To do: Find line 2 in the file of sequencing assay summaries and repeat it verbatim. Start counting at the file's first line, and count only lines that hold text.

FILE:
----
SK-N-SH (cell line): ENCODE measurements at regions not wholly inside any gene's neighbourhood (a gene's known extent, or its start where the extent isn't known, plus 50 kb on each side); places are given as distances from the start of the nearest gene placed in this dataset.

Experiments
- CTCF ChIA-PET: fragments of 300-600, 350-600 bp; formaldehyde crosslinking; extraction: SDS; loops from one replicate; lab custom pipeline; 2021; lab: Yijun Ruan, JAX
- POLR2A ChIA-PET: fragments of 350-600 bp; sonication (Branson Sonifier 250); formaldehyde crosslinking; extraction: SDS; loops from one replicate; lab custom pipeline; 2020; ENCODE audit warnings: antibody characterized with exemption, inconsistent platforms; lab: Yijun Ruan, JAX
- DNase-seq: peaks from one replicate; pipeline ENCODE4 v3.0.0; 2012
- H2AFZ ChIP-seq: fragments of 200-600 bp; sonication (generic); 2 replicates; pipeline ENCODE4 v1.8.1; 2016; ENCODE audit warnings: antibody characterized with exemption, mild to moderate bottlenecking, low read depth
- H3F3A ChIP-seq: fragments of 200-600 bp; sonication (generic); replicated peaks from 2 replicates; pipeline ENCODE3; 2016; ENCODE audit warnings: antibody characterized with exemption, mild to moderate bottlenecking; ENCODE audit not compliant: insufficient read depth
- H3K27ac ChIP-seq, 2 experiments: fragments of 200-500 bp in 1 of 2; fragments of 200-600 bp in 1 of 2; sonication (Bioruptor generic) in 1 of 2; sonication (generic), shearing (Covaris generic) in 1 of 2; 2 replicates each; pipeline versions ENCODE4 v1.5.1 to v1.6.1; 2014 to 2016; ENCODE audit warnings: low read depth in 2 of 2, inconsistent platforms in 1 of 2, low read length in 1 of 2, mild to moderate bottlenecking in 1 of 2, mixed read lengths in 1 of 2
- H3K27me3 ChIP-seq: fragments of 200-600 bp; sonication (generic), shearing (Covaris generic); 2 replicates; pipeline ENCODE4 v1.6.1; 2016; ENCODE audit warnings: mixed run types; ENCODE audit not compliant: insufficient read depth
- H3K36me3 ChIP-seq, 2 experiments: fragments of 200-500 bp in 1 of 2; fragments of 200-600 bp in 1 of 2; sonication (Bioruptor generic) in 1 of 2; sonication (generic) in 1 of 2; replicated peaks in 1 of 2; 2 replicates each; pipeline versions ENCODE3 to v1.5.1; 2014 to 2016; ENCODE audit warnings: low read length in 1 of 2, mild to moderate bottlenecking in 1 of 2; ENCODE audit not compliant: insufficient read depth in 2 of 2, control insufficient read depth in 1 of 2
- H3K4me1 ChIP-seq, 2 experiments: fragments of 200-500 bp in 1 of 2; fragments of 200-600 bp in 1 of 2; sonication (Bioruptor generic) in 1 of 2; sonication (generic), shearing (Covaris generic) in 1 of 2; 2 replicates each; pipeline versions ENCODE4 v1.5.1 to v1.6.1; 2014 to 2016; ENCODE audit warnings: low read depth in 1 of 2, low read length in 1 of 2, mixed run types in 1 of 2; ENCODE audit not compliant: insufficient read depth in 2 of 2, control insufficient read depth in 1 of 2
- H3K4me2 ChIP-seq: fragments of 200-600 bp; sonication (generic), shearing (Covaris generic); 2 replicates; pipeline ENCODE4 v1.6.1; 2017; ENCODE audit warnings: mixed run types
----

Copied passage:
Experiments